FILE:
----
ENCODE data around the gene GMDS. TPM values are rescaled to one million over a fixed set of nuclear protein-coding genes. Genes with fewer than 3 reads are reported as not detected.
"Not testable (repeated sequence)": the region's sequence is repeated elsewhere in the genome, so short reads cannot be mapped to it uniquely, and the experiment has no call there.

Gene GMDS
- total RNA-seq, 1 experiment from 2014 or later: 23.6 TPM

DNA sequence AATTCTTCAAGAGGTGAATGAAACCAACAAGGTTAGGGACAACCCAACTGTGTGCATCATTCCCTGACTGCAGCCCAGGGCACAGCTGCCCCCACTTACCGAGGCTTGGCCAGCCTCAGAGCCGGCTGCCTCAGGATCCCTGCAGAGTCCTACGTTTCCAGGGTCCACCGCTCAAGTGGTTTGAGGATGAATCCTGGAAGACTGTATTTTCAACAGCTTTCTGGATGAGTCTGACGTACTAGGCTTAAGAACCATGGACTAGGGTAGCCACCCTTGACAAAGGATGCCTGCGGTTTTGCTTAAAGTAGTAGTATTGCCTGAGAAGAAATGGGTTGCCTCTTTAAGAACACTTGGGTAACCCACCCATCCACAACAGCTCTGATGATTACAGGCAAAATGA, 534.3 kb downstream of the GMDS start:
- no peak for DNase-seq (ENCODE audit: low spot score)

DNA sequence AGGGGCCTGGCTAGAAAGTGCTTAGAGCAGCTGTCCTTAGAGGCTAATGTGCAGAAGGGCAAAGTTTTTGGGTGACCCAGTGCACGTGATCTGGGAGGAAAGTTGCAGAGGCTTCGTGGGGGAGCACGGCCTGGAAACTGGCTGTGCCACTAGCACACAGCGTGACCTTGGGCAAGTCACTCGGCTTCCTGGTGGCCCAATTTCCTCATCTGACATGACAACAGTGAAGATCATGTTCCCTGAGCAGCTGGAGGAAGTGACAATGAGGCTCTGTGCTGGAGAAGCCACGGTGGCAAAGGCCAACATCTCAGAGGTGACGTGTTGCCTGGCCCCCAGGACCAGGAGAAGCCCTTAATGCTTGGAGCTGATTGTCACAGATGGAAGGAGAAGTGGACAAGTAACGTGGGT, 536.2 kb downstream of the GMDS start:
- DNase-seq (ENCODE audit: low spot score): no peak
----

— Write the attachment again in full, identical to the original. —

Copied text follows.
ENCODE data around the gene GMDS. TPM values are rescaled to one million over a fixed set of nuclear protein-coding genes. Genes with fewer than 3 reads are reported as not detected.
"Not testable (repeated sequence)": the region's sequence is repeated elsewhere in the genome, so short reads cannot be mapped to it uniquely, and the experiment has no call there.

Gene GMDS
- total RNA-seq, 1 experiment from 2014 or later: 23.6 TPM

DNA sequence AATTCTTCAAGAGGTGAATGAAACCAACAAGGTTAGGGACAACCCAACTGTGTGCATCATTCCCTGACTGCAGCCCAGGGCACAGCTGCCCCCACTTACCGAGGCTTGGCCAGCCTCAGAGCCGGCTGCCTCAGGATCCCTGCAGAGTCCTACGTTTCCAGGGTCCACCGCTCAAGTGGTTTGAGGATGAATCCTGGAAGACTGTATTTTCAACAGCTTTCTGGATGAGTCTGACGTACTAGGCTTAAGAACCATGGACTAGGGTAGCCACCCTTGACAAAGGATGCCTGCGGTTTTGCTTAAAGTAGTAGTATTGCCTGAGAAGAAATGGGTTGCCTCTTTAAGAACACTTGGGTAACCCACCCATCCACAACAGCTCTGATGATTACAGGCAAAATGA, 534.3 kb downstream of the GMDS start:
- no peak for DNase-seq (ENCODE audit: low spot score)

DNA sequence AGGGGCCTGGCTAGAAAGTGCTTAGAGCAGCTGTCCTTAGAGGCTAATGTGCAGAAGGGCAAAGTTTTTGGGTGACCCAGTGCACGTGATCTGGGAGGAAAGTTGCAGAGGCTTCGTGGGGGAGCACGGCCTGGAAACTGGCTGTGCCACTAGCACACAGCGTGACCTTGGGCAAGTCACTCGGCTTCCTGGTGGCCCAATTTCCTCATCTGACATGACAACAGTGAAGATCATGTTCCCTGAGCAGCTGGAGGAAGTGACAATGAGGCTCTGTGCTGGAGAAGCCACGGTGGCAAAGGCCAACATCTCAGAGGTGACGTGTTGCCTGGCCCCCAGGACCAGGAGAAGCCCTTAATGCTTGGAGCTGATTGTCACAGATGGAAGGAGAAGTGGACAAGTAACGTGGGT, 536.2 kb downstream of the GMDS start:
- DNase-seq (ENCODE audit: low spot score): no peak